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By Bat Digest | Last Updated November 17, 2022
New for 2019 Mizuno has released a huge barrel on a single piece composite bat. We spent a lot of time, with a half dozen other hitters, hitting the 2019 Mizuno Power Carbon to write this review.
On the whole, hitters immediately noticed the size of the barrel. It is, at least in the 33-inch BBCOR realm, the largest barreled BBCOR bat on the market. As well, it runs one of the lightest swinging bats on the market. In essence, if you want the largest barrel with the lightest swing then you just found your bat.
The single piece composite bat realm for 2019 is thin. The only comparable bat for this given year is Dirty South’s Kamo. That, too, is a single piece composite. But, notably, the Kamo swings heavier than the Power Carbon. Expect an 8 to 9% increase in swing weight from one bat to another. The Power Carbon does have a bigger barrel profile but not by much. Both barrels are monsters.
The Mizuno Power Carbon for BBCOR and USSSA (not to be confused with the Power Carbon in fastpitch) is a single piece composite bat. This means Mizuno essentially produces the entire bat in a single process for synthetic material best described to the layman as plastic. Mizuno’s composite is referred to as Black Onyx Carbon. Black Onyx is, for all intents and purposes, a marketing term for their type of composite used in the bat.
Another unique feature on the 2019 Mizuno Power Carbon is the grip. They use a unique design in the grip to produce some better comfort and feel. Our players liked it and commented on it.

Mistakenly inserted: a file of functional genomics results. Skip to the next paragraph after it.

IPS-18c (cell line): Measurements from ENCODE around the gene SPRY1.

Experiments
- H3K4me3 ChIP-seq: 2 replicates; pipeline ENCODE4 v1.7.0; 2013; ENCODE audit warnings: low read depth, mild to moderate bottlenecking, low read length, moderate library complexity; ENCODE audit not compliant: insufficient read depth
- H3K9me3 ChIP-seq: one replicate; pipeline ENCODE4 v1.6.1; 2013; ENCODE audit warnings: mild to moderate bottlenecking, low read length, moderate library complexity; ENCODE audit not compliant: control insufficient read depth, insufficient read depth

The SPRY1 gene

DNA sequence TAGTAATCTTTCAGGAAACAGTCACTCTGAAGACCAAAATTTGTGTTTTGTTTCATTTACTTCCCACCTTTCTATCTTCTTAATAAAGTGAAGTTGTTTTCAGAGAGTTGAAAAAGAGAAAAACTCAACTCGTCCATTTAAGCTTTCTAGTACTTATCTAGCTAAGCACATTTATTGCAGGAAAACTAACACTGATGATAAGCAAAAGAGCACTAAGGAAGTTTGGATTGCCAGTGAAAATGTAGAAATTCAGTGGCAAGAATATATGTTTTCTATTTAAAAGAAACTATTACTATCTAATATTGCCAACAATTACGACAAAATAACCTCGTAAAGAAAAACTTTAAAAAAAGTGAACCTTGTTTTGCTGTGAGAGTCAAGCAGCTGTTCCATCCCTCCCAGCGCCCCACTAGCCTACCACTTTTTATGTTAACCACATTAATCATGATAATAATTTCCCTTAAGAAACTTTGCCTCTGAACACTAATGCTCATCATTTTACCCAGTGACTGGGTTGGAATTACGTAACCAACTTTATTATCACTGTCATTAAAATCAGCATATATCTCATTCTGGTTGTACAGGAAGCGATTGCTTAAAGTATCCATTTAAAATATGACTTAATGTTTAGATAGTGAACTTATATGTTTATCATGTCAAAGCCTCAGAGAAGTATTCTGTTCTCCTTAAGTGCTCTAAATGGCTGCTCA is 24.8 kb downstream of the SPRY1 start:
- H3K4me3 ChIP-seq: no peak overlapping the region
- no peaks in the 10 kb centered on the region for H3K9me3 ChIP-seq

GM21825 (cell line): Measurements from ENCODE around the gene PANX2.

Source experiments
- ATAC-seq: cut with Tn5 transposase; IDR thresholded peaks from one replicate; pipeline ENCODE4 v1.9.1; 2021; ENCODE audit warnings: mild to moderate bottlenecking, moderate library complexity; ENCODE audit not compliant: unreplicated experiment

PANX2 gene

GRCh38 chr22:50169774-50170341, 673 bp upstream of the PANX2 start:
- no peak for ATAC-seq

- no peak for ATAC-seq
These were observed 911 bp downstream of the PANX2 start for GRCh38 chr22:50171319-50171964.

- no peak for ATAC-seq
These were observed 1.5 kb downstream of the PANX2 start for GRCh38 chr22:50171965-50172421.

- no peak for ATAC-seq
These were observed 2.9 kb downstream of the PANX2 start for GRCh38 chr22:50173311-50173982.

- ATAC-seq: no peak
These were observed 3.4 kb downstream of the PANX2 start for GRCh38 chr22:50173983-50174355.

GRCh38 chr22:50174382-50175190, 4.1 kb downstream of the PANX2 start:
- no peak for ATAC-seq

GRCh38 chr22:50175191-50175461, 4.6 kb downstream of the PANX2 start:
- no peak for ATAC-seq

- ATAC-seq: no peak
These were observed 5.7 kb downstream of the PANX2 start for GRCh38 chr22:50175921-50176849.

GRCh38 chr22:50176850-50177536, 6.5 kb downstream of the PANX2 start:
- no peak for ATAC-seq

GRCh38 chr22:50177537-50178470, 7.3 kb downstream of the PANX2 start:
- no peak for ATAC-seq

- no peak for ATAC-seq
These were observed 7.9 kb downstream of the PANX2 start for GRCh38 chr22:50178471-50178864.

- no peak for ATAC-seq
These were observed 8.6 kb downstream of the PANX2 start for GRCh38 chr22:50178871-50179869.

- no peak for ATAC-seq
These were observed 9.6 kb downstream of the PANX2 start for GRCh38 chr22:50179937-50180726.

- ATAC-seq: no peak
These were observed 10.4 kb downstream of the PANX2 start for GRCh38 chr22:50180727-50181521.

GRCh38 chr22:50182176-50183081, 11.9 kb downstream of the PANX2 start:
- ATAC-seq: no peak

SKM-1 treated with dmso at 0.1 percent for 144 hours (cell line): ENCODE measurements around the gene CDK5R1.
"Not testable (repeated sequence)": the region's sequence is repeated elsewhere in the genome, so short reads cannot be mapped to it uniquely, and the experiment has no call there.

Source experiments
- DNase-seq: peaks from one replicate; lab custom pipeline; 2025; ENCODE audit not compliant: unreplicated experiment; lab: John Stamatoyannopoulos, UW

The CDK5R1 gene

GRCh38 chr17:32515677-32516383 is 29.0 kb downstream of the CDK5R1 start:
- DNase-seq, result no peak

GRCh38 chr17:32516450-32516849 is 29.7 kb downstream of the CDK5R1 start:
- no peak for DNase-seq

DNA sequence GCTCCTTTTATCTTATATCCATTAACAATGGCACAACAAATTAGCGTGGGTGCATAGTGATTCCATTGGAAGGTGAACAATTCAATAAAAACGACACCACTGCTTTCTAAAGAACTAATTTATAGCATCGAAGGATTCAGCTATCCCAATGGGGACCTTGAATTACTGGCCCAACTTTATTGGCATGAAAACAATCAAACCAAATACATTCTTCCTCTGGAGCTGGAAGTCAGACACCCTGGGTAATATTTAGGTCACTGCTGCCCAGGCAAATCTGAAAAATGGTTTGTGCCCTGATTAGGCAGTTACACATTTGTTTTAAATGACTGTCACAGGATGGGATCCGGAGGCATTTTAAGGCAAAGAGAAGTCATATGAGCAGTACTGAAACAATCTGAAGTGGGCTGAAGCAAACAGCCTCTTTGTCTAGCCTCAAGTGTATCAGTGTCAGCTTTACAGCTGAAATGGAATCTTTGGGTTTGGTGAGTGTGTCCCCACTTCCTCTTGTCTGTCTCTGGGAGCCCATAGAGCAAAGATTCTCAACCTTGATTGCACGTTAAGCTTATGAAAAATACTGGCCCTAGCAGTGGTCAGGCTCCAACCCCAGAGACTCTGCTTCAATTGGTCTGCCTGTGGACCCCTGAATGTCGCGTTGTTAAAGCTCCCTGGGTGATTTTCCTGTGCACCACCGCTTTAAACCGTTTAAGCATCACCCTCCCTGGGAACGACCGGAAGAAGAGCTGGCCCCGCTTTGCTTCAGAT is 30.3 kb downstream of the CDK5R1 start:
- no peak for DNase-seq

The overall rating uses seven different weighted metrics to determine our overall score. Half of total rating comes from the player and our exit speed tests (Player Rating: 25%, Performance: 25%).The other categories are Relevance (20%), Demand (10%), Durability (10%), Resell Score (5%), and Tech Specs (5%).
*: When a bat is denoted by a star (*) it is a preliminary rating. Expect it to be updated as we learn more about the bat and gather more data.
(PlaRa) Player Rating: We measure player rating from user reviews. Those users include our own hitters that we test at the lab as well as reviews we find online.
(ExVe) Performance: Performance measures the exit speeds and distances we capture in our hitting lab with HitTrax using these bats.
(Relv) Relevance: We measure the number of sizes and the MOI of the bat. Bats with a wider range of options get a better score.
(Dmnd) Demand: Demand is measured by consumer sentiment and the buzz around the bat.
(Drb) Durability: A bat’s durability is measured by user reviews as well as feedback from manufacturers.
(ReSl) Resell Score: Based on the price the bats go for used. Higher prices mean greater user demand which means, generally, a better bat. A resell value closer to its original price means a higher score.
(Tech) Tech Specs: We rate the bat on its technological advancements from previous years and compared to the industry at large. This is our chance to reward companies who are trying to innovate.
MOI or Mass Moment of Inertia is a measurement of bat swing weight. This quantifies how difficult it is to swing a bat. The industry often refers to this as things like End Load or Balanced but those words have been overused to the point of meaninglessness. We measure the actual swing weights of each bat we test using the industry-standard pendulum period, balance point, and scale weight. You can read more about that here.
The price is the original MSRP price of the bat.
The types of bats are single-piece alloy (SPA), two-piece composite (TPC), single-piece composite (SPC), hybrid (Hyb.), and wood (Wood). Hybrid bats are made of composite handles and alloy barrles.
The estimated date the bat began distribution.